Our Relationship with Tech Is Growing Stronger

Megan Ray Nichols
September 25th 2017

Long ago, technologically savvy people were the ones who used technology the most. In the 1970s, you only used a computer if you had exclusive access to one. In short, technology was a rarity in everyday life. Fast-forward to the world we inhabit today. It's getting difficult to discern what's technology and what's not. Nature and society are becoming one. Wearable technology consists of pieces of metal and plastic. However, these circuits and the knowledge they give blurs the line between nature and man.

Specifically, wearable technology has improved by leaps and bounds in just a few years. What began as walkmans and portable CD players morphed into iPods smaller than your finger. Society is becoming fused with technology. But, how did this happen?

Wearable technology is important because of the information it gives us. For example, some pieces of wearable technology track our sleep patterns and provide us with data about them. This process, in turn, improves our knowledge of our sleep and how we can improve it. What you once learned from a classroom can now come from a piece of technology.

With wearable technology becoming more and more integrated into society, our lives become infused with more technology. Knowledge also becomes linked with this type of technology. Eventually, wearable technology, rather than humans, perpetuates our knowledge base. It's an entirely different world.

Here are a few examples of wearable technology that blurs the line between human and machine. You may have heard of smartwatches, but have you heard of smart jewelry? It's real, and it's a growing market. One of the best examples of smart jewelry called Motiv. It is a ring that acts as a tracking mechanism and records health data, such as your heart rate. It's a fashionable piece of wearable technology that blends beauty and health.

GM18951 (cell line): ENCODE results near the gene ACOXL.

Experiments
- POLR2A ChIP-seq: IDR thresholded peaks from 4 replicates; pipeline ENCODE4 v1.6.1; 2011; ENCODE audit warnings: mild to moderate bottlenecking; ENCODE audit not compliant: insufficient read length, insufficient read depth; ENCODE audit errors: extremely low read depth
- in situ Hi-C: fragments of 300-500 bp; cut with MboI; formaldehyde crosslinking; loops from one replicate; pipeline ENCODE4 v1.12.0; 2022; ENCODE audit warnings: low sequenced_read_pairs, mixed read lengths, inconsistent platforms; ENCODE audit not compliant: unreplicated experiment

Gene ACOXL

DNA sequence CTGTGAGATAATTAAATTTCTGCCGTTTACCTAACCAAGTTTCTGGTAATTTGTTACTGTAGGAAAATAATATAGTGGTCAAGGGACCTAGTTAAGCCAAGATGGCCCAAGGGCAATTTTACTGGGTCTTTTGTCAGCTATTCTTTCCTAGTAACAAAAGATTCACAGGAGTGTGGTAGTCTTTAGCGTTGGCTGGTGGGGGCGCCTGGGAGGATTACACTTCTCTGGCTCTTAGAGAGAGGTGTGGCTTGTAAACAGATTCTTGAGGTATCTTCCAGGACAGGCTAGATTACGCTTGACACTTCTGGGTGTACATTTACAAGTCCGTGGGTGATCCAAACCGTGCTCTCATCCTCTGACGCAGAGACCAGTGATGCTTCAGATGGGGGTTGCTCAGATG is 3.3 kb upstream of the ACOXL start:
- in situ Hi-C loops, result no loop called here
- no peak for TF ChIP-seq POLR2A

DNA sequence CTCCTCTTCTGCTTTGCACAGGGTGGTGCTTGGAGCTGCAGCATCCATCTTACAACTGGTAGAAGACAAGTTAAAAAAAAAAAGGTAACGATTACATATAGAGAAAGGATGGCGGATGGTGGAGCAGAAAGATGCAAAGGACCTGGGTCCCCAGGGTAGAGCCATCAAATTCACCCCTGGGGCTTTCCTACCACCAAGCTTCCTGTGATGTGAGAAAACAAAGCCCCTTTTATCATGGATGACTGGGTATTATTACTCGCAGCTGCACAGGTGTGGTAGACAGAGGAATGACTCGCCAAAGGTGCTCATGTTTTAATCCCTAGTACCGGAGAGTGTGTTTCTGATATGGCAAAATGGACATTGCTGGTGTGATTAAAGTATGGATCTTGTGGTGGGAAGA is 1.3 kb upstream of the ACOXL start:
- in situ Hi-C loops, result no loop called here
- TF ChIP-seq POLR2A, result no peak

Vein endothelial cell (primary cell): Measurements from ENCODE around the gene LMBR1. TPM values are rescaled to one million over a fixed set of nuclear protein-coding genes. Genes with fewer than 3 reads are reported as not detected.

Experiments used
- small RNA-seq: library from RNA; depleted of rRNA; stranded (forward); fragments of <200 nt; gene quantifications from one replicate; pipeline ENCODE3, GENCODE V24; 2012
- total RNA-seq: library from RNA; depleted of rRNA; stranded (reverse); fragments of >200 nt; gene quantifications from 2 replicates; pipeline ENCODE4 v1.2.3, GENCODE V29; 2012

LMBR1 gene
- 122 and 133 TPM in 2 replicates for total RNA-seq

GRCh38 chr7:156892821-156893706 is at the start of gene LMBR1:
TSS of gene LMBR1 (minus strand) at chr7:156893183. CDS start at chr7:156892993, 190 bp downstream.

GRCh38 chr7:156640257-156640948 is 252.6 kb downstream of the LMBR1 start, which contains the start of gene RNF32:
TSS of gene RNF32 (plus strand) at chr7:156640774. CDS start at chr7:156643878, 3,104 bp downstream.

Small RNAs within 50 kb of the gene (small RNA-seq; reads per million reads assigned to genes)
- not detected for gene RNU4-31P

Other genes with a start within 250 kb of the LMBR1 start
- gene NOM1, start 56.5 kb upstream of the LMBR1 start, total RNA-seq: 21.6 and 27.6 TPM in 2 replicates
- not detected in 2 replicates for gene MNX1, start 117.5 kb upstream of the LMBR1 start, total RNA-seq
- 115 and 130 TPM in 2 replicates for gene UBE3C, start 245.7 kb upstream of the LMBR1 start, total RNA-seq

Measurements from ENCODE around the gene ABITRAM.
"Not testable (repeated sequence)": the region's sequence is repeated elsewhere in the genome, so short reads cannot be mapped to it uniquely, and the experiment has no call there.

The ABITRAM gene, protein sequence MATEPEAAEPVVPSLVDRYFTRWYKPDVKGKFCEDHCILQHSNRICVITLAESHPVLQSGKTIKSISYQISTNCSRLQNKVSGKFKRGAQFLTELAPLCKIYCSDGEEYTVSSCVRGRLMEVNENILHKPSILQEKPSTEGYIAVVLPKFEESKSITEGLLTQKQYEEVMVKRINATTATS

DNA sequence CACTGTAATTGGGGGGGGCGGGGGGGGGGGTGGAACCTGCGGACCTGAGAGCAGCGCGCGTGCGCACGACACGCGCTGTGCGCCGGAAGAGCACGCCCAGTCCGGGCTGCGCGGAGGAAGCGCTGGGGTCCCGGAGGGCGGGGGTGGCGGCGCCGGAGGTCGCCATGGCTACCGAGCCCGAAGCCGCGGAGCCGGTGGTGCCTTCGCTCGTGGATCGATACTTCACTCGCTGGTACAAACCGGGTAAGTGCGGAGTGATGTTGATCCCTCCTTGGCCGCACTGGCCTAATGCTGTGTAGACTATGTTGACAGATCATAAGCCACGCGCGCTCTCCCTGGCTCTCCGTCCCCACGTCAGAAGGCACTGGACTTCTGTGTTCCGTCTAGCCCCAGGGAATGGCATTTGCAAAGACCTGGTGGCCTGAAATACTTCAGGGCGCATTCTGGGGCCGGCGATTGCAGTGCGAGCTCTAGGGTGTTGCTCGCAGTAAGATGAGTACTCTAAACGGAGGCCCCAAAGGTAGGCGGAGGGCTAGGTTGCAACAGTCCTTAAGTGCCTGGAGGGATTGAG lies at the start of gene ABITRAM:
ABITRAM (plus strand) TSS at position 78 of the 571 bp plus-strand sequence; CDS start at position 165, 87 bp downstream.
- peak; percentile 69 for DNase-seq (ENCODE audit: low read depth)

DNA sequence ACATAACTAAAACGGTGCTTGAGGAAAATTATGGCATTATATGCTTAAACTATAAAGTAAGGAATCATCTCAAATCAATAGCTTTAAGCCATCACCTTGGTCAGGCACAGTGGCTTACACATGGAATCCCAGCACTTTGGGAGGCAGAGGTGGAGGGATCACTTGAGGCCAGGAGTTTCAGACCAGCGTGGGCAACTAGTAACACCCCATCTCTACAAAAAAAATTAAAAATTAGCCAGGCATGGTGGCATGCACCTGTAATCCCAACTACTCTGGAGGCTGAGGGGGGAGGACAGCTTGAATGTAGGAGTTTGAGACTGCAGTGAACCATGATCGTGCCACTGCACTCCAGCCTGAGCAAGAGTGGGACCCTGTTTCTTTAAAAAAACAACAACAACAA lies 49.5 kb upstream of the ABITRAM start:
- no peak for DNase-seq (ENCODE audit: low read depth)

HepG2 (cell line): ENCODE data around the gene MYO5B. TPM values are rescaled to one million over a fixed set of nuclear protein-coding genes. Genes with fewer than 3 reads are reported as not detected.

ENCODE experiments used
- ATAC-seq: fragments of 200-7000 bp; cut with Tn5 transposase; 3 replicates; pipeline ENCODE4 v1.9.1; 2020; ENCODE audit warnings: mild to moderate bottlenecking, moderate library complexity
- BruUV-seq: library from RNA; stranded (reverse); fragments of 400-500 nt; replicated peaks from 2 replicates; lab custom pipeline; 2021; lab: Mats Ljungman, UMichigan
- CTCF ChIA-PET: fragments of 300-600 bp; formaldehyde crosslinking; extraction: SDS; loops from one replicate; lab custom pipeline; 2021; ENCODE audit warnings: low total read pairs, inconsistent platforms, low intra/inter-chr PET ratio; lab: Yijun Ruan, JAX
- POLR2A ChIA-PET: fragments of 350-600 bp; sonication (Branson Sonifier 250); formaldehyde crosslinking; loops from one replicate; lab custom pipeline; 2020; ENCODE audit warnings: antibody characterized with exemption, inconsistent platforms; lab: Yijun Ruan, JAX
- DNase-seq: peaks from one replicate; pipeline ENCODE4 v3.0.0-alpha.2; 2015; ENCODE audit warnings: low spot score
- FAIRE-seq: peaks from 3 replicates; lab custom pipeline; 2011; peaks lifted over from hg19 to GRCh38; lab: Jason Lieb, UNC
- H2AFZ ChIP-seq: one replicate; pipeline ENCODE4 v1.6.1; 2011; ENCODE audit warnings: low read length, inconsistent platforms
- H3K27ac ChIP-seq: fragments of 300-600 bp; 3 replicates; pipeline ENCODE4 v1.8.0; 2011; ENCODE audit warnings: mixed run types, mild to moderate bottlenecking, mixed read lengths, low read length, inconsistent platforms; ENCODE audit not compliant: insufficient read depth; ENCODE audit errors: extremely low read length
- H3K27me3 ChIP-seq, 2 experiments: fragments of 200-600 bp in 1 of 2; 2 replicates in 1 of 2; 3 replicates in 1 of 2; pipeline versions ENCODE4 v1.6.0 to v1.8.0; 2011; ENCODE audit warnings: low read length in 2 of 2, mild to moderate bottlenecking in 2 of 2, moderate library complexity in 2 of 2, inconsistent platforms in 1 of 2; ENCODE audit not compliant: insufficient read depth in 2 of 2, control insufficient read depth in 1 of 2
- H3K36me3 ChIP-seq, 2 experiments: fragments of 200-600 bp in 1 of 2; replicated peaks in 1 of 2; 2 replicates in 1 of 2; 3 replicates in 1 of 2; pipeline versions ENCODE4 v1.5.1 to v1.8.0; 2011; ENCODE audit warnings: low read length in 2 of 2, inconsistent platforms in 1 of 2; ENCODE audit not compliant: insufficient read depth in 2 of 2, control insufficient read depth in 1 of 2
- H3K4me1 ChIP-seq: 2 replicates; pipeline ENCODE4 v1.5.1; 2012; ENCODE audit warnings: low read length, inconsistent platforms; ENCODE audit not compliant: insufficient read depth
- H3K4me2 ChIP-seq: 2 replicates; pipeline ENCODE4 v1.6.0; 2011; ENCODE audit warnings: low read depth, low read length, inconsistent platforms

Smart clothing has just begun to make its way into the market, but you might be surprised by the kinds of smart clothing items that are already available. For example, did you know that you can buy a smart sports bra? The Supa Powered Sports Bra has a variety of features, including "invisible biometric sensors". In a nutshell, the bra can track your heart rate. It also monitors UV levels. While not as sophisticated as something like a smartwatch, this smart sports bra packs a punch.

The next step up from smartphones, smartwatches is wearable tech that can take measurements of what's going on in the wearer as well as in the outside world. Like many other wearable health-related pieces of technology, the LG G Watch R can monitor heart rate. However, it can also act as a barometer.

Wearable technology is becoming more and more prevalent, and you've likely seen quite a few people sporting it already. With this in mind, can you imagine what the landscape of wearable technology will look like in ten years?

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What is your view on the coronavirus?


Siri Beerends: I really embrace the idea that viruses can teach us a lesson in modesty. It is necessary that our position as the dominant species on the planet is being challenged. I also agree that it is a mistake to think that we are becoming Gods. But unfortunately, this is actually what is happening now. Corona doesn’t teach us to be modest, it teaches us how we can -as quickly as possible- go back to business as usual: saving our capitalistic economy.

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